New instant confirmation mechanism based on interactive incontestable signature in consortium blockchain
- 59 Downloads
The blockchain is a radical innovation that has a considerable effect on payments, stock exchanges, cybersecurity, and computational law. However, its limitations in terms of the uncertainty involved in transaction confirmation are significant. In this paper, we describe the design of a decentralized voting protocol for the election of a block generator in a consortium blockchain and propose a new system framework that allows fast and exact confirmation of all transactions. In addition, to replace a transaction’s owner signature, a new interactive incontestable signature between the dealer and owner is used to confirm a transaction. By means of this signature, the dealer can assure the owner that a transaction will be permanently included in the blockchain in a non-repudiation manner. Moreover, the signatures of all transactions in a block share only one witness that provides membership proof between the block and these transactions. Finally, a security and performance analysis shows that the proposed schemes are provably secure and highly efficient.
Keywordssecurity blockchain signature consortium interactive proof
Unable to display preview. Download preview PDF.
The authors are indebted to anonymous reviewers for their valuable suggestions. This work was supported by the National Basic Research Program of China (2013CB329601) and the National Natural Science Foundation of China (Grant Nos. 61370187 and 61472032), NSFCGenertec Joint Fund For Basic Research (U1636104), and Joint Research Fund for Overseas Chinese Scholars and Scholars in Hong Kong and Macao (61628201).
- 1.Bogart S, Rice K. The blockchain report: welcome to the Internet of value. Report, 2015Google Scholar
- 3.Karame G O, Androulaki E, Capkun S. Double-spending fast payments in bitcoin. In: Proceedings of ACM conference on Computer and communications security. 2012, 906–917Google Scholar
- 4.Eyal I, Sirer E G. Majority is not enough: bitcoin mining is vulnerable. In: Proceedings of International Conference on Financial Cryptography and Data Security. 2014, 436–454Google Scholar
- 5.Chaudhary K, Fehnker A, van de Pol J, Stoelinga M. Modeling and verification of the bitcoin protocol. 2015, arXiv preprint arXiv:1511.04173Google Scholar
- 6.Zhu Y, Guo R, Gan G, Tsai WT. Interactive incontestable signature for transactions confirmation in bitcoin blockchain. In: Proceedings of the 40th IEEE Annual Computer Software and Applications Conference. 2016: 443–448Google Scholar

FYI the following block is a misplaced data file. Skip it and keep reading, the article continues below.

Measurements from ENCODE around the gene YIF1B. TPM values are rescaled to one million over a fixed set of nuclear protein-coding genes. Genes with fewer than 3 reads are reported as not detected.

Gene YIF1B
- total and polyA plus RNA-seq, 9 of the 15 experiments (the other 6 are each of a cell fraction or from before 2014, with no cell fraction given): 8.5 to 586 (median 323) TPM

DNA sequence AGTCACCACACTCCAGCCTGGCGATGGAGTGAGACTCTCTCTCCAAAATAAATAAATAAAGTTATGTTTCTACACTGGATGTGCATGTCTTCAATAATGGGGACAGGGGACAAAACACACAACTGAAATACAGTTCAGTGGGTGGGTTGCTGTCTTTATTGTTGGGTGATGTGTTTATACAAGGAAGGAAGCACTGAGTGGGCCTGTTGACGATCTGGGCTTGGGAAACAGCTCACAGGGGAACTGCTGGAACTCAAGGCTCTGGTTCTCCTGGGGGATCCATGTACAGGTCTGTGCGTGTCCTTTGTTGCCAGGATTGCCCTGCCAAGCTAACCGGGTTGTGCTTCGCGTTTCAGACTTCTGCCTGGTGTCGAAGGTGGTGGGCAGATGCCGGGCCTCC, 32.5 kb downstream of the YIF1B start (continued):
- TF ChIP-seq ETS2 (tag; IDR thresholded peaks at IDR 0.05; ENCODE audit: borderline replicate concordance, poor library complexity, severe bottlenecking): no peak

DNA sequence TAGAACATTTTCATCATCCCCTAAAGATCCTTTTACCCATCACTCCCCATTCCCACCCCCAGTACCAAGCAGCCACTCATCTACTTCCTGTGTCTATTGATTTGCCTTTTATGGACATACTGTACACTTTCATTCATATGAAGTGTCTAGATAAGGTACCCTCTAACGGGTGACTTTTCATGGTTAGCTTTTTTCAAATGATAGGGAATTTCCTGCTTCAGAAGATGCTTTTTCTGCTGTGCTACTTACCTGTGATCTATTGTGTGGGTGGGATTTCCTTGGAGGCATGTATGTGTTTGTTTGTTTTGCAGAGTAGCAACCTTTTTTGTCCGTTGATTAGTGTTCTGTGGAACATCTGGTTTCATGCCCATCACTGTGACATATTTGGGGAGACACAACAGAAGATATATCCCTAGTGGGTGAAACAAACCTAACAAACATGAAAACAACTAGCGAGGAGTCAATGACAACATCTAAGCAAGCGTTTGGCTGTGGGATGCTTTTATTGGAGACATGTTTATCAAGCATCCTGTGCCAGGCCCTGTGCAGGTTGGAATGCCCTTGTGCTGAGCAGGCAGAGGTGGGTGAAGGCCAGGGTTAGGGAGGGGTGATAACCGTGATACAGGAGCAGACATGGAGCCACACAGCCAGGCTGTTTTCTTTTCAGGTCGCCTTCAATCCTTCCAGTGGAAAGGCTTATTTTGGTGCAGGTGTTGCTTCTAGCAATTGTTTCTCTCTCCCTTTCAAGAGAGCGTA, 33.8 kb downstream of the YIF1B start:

- 7.Nakamoto S. Bitcoin: a peer-to-peer electronic cash system. Consulted, 2008Google Scholar
- 8.Pilkington M. Blockchain technology: principles and applications. In: Olleros F X, Zhegu M, eds. Research Handbook on Digital Transformations. Cheltenham, UK: Edward Elgar, 2016Google Scholar
- 9.Sompolinsky Y, Zohar A. Accelerating bitcoin’s transaction processing. fast money grows on trees, not chains. IACR Cryptology ePrint Archive. 2013Google Scholar
- 11.Eyal I, Gencer A E, Sirer E G, van Renesse R. Bitcoin-NG: a scalable blockchain protocol. In: Proceedings of 13th USENIX Symposium on Networked Systems Design and Implementation. 2016, 45–59Google Scholar
- 13.Cooper J, Linial N. Fast perfection-information leader-election protocol with linear immunity, In: Proceedings of the 25th Annual ACM Symposium on Theory of Computing. 1993, 662–671Google Scholar
- 14.Ostrovsky R, Rajagopalan S, Vazirani U. Simple and efficient leader election in the full information model. In: Proceedings of the 26th Annual ACM Symposium on Theory of Computing. 1994, 234–242Google Scholar
- 15.Russell A, Zuckerman D. Perfect information leader election in log* n+ O(1) rounds. In: Proceedings of 39th IEEE Annual Symposium on Foundations of Computer Science. 1998, 576–583Google Scholar
- 17.King V, Saia J. From almost everywhere to everywhere: Byzantine agreement with ˜Õ(n 3/2) bits. In: Proceedings of International Symposium on Distributed Computing. 2009, 464–478Google Scholar
- 22.Cachin C, Kursawe K, Shoup V. Random oracles in constantipole: practical asynchronous byzantine agreement using cryptography, In: Proceedings of the 19th Annual ACM Symposium on Principles of Distributed Computing. 2000, 123–132Google Scholar
- 23.Braud-Santoni N, Guerraoui R, Huc F. Fast byzantine agreement. In: Proceedings of ACM Symposium on Principles of Distributed Computing. 2013, 57–64Google Scholar
- 26.Su D, Lv K. A new hard-core predicate of paillier’s trapdoor function. In: Proceedings of International Conference on Cryptology in India. 2009, 263–271Google Scholar